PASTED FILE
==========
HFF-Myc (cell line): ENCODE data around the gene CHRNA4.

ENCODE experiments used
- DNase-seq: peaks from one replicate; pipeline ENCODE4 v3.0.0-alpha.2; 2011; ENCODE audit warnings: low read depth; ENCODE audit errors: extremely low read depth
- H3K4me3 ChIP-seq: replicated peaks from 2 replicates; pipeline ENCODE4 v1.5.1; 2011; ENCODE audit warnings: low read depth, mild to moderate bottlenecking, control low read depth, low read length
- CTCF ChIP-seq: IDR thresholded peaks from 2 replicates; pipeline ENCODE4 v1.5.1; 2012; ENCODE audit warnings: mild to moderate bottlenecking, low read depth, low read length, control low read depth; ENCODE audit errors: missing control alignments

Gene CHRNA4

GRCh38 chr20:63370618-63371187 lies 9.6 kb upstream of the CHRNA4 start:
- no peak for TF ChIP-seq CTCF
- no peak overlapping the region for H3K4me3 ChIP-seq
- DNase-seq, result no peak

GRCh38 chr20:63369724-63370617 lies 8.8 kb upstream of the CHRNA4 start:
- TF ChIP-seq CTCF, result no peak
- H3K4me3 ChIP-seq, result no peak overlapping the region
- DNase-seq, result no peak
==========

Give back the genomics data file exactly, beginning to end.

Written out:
HFF-Myc (cell line): ENCODE data around the gene CHRNA4.

ENCODE experiments used
- DNase-seq: peaks from one replicate; pipeline ENCODE4 v3.0.0-alpha.2; 2011; ENCODE audit warnings: low read depth; ENCODE audit errors: extremely low read depth
- H3K4me3 ChIP-seq: replicated peaks from 2 replicates; pipeline ENCODE4 v1.5.1; 2011; ENCODE audit warnings: low read depth, mild to moderate bottlenecking, control low read depth, low read length
- CTCF ChIP-seq: IDR thresholded peaks from 2 replicates; pipeline ENCODE4 v1.5.1; 2012; ENCODE audit warnings: mild to moderate bottlenecking, low read depth, low read length, control low read depth; ENCODE audit errors: missing control alignments

Gene CHRNA4

GRCh38 chr20:63370618-63371187 lies 9.6 kb upstream of the CHRNA4 start:
- no peak for TF ChIP-seq CTCF
- no peak overlapping the region for H3K4me3 ChIP-seq
- DNase-seq, result no peak

GRCh38 chr20:63369724-63370617 lies 8.8 kb upstream of the CHRNA4 start:
- TF ChIP-seq CTCF, result no peak
- H3K4me3 ChIP-seq, result no peak overlapping the region
- DNase-seq, result no peak